Why is the Government supporting the rebuild?
The Canterbury earthquake caused significant damage to Lincoln University, particularly its science teaching and research facilities. The university has been using temporary facilities since the earthquakes and has seen a significant drop in student numbers.

New, state-of-the-art science facilities will be a huge asset to Lincoln University and significantly assist its recovery in student numbers. They will also be beneficial for the Lincoln Hub, a key incubator for ideas and innovation in the agricultural sector.

The agricultural sector earns New Zealand $36 billion in exports each year, and Lincoln University is a leading player in the sector’s teaching and research.

The new science facilities and the Lincoln Hub will provide opportunities for those export earnings to increase significantly as researchers and industry work together to bring new products to market.


How much will the rebuild cost overall?
Lincoln University’s business case puts the overall cost of its campus wide capital rebuild at $349 million. The Government has approved in principle to providing capital funding of up to $107.5 million towards the science facility project, and Lincoln University is funding the rest through of mix of insurance payments, cash flow and borrowing.


Why is Government contributing at all?
Universities usually have to fund their building projects from their own balance sheets.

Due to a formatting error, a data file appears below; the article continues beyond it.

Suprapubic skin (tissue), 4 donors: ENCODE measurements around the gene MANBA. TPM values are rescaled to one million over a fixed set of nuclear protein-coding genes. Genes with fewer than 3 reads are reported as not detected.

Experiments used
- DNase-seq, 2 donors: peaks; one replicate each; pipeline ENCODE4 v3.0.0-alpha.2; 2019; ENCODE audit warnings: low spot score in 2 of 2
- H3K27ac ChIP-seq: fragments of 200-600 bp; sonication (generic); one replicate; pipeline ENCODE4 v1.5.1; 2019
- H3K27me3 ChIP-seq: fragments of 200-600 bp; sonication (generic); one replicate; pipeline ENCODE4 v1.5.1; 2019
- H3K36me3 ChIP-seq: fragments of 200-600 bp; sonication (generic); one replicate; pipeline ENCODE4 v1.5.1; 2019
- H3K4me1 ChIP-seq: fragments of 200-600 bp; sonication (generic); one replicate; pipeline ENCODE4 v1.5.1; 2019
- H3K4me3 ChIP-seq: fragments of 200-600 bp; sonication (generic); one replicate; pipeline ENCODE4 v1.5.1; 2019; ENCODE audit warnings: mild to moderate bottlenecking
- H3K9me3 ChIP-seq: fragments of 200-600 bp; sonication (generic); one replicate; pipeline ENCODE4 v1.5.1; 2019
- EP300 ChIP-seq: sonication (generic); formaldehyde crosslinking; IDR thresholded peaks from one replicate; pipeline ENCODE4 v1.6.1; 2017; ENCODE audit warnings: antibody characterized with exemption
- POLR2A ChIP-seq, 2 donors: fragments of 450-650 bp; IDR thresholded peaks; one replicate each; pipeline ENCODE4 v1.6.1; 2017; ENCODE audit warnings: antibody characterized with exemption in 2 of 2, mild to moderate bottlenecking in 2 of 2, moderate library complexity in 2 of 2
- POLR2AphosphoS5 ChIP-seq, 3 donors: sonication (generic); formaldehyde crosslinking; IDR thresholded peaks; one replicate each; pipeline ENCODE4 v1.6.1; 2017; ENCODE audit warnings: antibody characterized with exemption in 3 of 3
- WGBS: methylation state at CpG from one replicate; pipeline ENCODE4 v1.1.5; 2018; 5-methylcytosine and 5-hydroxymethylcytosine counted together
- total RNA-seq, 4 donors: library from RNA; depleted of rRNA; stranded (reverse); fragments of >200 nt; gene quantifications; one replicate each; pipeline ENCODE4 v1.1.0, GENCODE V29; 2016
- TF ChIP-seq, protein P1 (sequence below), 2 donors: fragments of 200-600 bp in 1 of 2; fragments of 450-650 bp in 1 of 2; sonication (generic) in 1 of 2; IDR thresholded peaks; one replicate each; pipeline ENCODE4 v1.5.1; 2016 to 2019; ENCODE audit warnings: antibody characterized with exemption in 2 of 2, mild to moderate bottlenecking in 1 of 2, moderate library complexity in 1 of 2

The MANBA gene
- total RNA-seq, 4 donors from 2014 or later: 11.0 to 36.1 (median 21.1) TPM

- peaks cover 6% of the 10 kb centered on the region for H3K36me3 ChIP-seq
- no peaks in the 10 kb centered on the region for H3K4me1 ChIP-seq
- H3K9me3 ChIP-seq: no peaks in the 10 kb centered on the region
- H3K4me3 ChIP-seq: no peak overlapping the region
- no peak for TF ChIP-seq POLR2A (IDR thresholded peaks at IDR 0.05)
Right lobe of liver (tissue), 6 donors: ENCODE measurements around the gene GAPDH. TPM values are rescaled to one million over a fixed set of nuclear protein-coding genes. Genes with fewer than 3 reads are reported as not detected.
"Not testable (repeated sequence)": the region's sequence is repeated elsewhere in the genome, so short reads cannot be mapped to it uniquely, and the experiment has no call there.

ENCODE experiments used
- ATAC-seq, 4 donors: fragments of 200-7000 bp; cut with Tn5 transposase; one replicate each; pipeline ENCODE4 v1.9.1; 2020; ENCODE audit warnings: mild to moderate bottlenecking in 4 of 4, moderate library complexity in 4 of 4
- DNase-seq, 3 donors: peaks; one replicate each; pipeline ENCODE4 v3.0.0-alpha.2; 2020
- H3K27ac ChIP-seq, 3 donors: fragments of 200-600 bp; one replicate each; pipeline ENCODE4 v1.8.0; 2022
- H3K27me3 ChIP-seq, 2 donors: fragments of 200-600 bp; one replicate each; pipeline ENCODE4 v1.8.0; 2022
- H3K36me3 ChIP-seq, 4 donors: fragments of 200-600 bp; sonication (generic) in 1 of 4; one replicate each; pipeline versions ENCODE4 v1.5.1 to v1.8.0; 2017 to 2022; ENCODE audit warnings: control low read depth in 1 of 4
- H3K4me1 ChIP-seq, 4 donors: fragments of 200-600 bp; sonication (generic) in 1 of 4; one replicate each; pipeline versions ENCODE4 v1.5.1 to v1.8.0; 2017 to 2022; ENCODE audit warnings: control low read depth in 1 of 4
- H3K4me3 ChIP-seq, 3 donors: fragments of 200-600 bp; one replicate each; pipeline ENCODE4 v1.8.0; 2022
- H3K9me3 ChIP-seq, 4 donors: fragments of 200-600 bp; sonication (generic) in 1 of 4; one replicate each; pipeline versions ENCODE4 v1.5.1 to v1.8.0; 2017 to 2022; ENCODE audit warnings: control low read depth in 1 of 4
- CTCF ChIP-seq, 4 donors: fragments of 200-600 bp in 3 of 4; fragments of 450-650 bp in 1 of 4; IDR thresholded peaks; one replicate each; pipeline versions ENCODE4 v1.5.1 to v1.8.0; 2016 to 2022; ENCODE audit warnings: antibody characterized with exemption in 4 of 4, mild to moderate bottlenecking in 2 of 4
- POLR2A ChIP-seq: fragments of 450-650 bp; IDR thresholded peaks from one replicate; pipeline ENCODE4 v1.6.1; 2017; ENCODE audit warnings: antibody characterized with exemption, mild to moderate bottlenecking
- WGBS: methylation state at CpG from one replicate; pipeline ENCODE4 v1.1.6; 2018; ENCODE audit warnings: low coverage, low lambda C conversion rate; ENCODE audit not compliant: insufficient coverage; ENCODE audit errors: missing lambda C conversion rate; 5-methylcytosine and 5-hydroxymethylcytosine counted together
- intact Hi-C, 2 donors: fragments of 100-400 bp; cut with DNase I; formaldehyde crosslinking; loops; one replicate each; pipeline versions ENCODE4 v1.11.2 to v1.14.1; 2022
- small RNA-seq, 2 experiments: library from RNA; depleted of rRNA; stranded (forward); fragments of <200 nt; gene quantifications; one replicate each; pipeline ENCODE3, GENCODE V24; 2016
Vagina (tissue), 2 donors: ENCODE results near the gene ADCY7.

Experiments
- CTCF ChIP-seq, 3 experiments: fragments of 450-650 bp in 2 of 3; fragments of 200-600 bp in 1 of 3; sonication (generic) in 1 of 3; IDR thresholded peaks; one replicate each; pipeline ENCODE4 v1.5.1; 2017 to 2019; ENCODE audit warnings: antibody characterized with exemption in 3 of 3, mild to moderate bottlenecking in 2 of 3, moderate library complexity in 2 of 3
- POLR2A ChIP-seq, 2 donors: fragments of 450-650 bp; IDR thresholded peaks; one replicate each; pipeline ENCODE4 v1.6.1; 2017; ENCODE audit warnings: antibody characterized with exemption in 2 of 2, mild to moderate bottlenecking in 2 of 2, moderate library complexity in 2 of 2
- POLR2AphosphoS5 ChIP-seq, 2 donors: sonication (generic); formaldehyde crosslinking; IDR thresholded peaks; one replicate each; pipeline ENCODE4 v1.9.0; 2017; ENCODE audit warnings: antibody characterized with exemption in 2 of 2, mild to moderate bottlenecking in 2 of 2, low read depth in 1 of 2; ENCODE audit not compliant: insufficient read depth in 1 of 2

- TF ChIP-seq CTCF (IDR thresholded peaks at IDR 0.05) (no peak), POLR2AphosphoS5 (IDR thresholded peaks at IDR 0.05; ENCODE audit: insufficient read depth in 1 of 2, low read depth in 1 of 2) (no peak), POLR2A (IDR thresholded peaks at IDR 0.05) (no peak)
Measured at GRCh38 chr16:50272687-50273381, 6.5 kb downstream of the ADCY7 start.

The Canterbury earthquakes were a highly exceptional case that required a response from the Government to support the key public tertiary institutions in the region. The Government has also supported the rebuild of damaged facilities at the University of Canterbury and at CPIT.

The Canterbury earthquakes had a significant detrimental impact on Lincoln University’s enrolment numbers and revenue. Not investing in new facilities would lead to a further decline in student and staff numbers and undermine the financial viability of the University.


How has Lincoln University been managing so far?
Very soon after the earthquakes, Lincoln University established temporary science facilities so it could continue its teaching and research. Nonetheless, it experienced a considerable decline in student numbers. These temporary facilities will remain in use until the new science buildings are completed.


What’s the timeframe?
Lincoln University is working with its Hub partners now to complete its initial design, concept and costing. We’ve asked for a full Implementation Business Case in the first half of next year, with construction proposed to start in mid-year and the intention that new facilities will be completed in 2018/19.


What are the key challenges facing Lincoln?
The key challenge for Lincoln is to increase enrolment numbers, which declined following the earthquakes, and return to a fiscally strong position. The creation of the new science facilities and the Lincoln Hub are integral to this. Lincoln will be aiming to increase its agriculture-related enrolments at degree level and above. The Ministry for Primary Industries’ recent capability report identifies this as an important source of future talent to support the growth of the land based industries.


Will the Government give Lincoln a lump sum payment?
Future payments will be based on Lincoln meeting agreed construction milestones.


How will the Government make sure the investment delivers benefits?
The Crown will put in place a funding agreement with Lincoln that will ensure the successful delivery of the science facilities and the wider benefits associated with the integration of these facilities with the Lincoln Hub partners.